In one of my previous posts, I addressed how it seems that the majority of mental health advocates/organizations love addressing the struggles of mental health. I’m not sure if it is because they want to be known or want people to understand what it is they really struggle with, or they want to relate to as many people as possible (either genuinely or not so).
Either way, who can really fault them (or maybe I should say us, since the former reason is why I initially started this blog)? Everyone has a voice, and if they are going to use it with the hopes of helping people understand mental illness and mood disorders I am all for it.
But somehow education and the awareness of stigma have become secondary to making entertaining and buzz worthy blogs.
I get offended when people capitalize on real human need. Extremely offended. Or when others in position of power take someone’s raw emotion, which is intended for breakthrough, and use it for their own personal gain.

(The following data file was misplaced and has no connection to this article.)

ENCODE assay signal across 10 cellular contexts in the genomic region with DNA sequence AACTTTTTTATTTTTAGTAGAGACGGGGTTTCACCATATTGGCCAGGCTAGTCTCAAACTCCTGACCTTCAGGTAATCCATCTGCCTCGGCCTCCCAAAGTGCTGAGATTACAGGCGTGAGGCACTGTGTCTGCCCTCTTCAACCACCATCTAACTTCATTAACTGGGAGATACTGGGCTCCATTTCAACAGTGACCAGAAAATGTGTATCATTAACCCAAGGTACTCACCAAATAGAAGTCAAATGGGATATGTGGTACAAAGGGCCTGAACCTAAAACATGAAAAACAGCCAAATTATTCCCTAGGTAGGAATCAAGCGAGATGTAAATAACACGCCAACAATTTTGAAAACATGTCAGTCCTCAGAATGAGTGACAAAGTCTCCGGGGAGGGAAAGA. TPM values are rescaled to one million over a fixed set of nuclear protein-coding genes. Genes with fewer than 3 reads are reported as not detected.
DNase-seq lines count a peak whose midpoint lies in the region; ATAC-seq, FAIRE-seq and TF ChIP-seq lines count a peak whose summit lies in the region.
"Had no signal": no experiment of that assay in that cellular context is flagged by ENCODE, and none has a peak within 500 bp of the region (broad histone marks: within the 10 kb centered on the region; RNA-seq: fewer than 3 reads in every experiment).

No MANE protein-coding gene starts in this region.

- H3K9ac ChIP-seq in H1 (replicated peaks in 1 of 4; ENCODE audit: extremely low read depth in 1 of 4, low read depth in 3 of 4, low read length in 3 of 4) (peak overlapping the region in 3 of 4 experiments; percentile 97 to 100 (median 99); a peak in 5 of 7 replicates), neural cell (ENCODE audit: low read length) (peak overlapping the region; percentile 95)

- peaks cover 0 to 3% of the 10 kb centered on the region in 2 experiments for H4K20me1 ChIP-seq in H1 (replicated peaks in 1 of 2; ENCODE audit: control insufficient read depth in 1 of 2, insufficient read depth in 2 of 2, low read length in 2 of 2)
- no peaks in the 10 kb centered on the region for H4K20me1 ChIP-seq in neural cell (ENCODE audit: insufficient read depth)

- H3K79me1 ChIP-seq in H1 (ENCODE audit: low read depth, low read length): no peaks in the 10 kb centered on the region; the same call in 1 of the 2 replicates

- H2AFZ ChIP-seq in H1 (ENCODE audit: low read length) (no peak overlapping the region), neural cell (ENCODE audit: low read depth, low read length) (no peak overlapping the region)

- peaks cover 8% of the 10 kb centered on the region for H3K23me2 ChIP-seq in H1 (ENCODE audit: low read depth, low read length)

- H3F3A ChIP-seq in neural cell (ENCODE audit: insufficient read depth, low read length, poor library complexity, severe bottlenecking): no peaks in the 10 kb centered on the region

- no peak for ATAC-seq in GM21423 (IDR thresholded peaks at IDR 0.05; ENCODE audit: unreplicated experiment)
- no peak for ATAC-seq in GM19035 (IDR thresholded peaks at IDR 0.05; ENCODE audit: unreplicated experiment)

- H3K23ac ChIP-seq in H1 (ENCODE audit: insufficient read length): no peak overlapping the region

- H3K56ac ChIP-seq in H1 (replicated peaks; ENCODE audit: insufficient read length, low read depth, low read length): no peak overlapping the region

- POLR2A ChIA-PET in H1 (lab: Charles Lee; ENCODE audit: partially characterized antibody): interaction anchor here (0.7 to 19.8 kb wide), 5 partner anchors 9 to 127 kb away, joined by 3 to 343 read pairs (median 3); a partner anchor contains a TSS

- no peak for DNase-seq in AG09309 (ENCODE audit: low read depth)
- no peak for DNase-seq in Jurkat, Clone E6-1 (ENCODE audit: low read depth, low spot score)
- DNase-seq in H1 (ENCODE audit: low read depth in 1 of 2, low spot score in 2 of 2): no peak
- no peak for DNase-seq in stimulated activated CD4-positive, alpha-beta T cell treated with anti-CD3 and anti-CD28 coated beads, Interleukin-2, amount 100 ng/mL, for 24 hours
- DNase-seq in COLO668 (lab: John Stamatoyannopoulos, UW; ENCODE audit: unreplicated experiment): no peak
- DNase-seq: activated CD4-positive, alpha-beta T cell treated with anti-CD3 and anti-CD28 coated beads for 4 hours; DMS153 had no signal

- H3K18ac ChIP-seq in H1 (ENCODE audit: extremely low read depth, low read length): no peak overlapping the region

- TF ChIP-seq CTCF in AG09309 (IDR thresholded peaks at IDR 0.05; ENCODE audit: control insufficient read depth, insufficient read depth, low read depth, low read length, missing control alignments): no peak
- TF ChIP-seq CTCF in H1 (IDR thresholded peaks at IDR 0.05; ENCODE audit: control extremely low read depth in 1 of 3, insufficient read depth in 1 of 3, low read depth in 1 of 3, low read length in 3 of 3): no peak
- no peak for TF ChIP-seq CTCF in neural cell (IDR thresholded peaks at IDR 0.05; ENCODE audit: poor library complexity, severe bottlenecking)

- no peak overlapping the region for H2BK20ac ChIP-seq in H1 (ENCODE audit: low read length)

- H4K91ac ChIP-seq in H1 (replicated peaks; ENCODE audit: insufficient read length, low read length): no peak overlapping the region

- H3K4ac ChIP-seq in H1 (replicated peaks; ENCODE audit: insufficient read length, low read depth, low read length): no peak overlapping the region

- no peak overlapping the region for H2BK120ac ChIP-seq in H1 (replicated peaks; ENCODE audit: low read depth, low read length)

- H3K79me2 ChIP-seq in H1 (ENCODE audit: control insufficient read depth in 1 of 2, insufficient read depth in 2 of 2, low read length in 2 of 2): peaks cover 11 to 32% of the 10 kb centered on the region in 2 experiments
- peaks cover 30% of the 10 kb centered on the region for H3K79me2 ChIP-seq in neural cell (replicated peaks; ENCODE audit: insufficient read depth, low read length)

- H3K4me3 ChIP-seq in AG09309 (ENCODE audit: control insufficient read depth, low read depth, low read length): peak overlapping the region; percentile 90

If power is made perfect in vulnerability and someone in position of power knows that, I’m gonna guess that it will take a stand-up ethical man or woman to NOT exploit that for their own profit. This should be a common ideal, but of course it isn’t, and this makes me realize that THIS is why people don’t ask for help.
I believe with everything I have that there are many people who can see right through someone who could not care less for them, but will settle for that false love and hope until it runs dry or loses its effect. Then what? Do people run to the next thing that will make them feel better temporarily? Some don’t. Some start to get tired of things always being temporary. And the restlessness and dissatisfaction of a temporary life can have a permanent ending that no man or woman, boy or girl ever deserves.
Advocacy can have more of an impact if we start to go after people and see them for who they are, not for what they can contribute. That is when real change comes and stigma ends.